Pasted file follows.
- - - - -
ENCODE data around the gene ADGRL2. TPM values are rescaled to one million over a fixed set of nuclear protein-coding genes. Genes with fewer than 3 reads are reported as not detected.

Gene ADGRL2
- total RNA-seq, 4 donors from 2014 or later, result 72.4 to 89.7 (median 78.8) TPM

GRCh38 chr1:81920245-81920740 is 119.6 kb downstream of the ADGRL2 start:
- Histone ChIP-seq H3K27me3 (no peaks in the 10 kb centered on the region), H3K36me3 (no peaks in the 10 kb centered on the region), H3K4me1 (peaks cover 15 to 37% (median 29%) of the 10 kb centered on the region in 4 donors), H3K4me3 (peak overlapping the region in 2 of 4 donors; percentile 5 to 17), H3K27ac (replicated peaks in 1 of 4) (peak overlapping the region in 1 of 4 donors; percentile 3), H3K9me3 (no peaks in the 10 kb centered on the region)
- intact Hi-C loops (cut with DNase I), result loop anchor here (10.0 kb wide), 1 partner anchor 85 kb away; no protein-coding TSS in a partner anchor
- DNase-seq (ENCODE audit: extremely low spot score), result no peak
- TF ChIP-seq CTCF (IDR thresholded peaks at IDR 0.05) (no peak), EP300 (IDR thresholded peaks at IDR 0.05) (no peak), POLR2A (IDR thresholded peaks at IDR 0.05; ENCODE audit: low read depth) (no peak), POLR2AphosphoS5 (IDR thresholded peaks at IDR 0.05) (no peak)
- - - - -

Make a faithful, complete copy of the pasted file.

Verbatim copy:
ENCODE data around the gene ADGRL2. TPM values are rescaled to one million over a fixed set of nuclear protein-coding genes. Genes with fewer than 3 reads are reported as not detected.

Gene ADGRL2
- total RNA-seq, 4 donors from 2014 or later, result 72.4 to 89.7 (median 78.8) TPM

GRCh38 chr1:81920245-81920740 is 119.6 kb downstream of the ADGRL2 start:
- Histone ChIP-seq H3K27me3 (no peaks in the 10 kb centered on the region), H3K36me3 (no peaks in the 10 kb centered on the region), H3K4me1 (peaks cover 15 to 37% (median 29%) of the 10 kb centered on the region in 4 donors), H3K4me3 (peak overlapping the region in 2 of 4 donors; percentile 5 to 17), H3K27ac (replicated peaks in 1 of 4) (peak overlapping the region in 1 of 4 donors; percentile 3), H3K9me3 (no peaks in the 10 kb centered on the region)
- intact Hi-C loops (cut with DNase I), result loop anchor here (10.0 kb wide), 1 partner anchor 85 kb away; no protein-coding TSS in a partner anchor
- DNase-seq (ENCODE audit: extremely low spot score), result no peak
- TF ChIP-seq CTCF (IDR thresholded peaks at IDR 0.05) (no peak), EP300 (IDR thresholded peaks at IDR 0.05) (no peak), POLR2A (IDR thresholded peaks at IDR 0.05; ENCODE audit: low read depth) (no peak), POLR2AphosphoS5 (IDR thresholded peaks at IDR 0.05) (no peak)